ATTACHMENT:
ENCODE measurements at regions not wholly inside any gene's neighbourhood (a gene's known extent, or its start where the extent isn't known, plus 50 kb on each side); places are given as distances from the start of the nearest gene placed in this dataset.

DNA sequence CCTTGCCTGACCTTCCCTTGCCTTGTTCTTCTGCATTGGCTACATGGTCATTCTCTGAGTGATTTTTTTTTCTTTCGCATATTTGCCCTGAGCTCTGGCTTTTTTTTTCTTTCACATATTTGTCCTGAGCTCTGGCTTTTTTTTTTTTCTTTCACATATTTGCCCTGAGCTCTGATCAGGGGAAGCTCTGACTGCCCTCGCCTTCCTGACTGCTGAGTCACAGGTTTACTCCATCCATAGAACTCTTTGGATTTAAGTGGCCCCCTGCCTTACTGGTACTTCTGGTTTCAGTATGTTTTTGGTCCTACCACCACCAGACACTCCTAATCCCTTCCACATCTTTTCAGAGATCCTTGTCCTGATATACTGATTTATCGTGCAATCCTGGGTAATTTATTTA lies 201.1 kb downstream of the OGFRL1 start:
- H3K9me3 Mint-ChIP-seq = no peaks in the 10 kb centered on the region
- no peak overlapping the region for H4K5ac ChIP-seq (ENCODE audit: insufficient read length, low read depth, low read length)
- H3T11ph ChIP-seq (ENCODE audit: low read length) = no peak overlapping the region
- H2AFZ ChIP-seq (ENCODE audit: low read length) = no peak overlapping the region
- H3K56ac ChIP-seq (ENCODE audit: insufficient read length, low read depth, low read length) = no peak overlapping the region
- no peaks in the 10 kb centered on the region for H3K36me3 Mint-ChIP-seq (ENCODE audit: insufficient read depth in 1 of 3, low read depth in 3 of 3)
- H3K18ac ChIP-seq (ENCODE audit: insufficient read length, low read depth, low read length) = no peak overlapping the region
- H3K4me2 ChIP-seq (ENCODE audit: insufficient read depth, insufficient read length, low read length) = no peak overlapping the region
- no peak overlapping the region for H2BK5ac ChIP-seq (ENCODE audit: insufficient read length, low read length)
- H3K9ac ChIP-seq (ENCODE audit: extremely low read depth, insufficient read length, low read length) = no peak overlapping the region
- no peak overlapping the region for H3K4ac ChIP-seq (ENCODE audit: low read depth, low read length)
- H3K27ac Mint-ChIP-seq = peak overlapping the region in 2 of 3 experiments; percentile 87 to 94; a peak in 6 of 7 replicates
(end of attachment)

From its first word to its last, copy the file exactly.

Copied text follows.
ENCODE measurements at regions not wholly inside any gene's neighbourhood (a gene's known extent, or its start where the extent isn't known, plus 50 kb on each side); places are given as distances from the start of the nearest gene placed in this dataset.

DNA sequence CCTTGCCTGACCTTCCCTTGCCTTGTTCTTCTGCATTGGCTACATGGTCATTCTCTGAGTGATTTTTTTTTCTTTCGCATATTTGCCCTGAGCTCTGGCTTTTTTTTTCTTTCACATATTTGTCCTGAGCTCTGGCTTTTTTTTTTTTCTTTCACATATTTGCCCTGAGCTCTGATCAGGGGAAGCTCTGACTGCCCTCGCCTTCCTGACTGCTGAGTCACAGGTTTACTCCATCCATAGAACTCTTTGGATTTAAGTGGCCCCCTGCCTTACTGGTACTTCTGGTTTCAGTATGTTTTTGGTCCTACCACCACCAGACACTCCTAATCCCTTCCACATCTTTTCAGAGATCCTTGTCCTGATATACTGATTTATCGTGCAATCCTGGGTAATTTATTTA lies 201.1 kb downstream of the OGFRL1 start:
- H3K9me3 Mint-ChIP-seq = no peaks in the 10 kb centered on the region
- no peak overlapping the region for H4K5ac ChIP-seq (ENCODE audit: insufficient read length, low read depth, low read length)
- H3T11ph ChIP-seq (ENCODE audit: low read length) = no peak overlapping the region
- H2AFZ ChIP-seq (ENCODE audit: low read length) = no peak overlapping the region
- H3K56ac ChIP-seq (ENCODE audit: insufficient read length, low read depth, low read length) = no peak overlapping the region
- no peaks in the 10 kb centered on the region for H3K36me3 Mint-ChIP-seq (ENCODE audit: insufficient read depth in 1 of 3, low read depth in 3 of 3)
- H3K18ac ChIP-seq (ENCODE audit: insufficient read length, low read depth, low read length) = no peak overlapping the region
- H3K4me2 ChIP-seq (ENCODE audit: insufficient read depth, insufficient read length, low read length) = no peak overlapping the region
- no peak overlapping the region for H2BK5ac ChIP-seq (ENCODE audit: insufficient read length, low read length)
- H3K9ac ChIP-seq (ENCODE audit: extremely low read depth, insufficient read length, low read length) = no peak overlapping the region
- no peak overlapping the region for H3K4ac ChIP-seq (ENCODE audit: low read depth, low read length)
- H3K27ac Mint-ChIP-seq = peak overlapping the region in 2 of 3 experiments; percentile 87 to 94; a peak in 6 of 7 replicates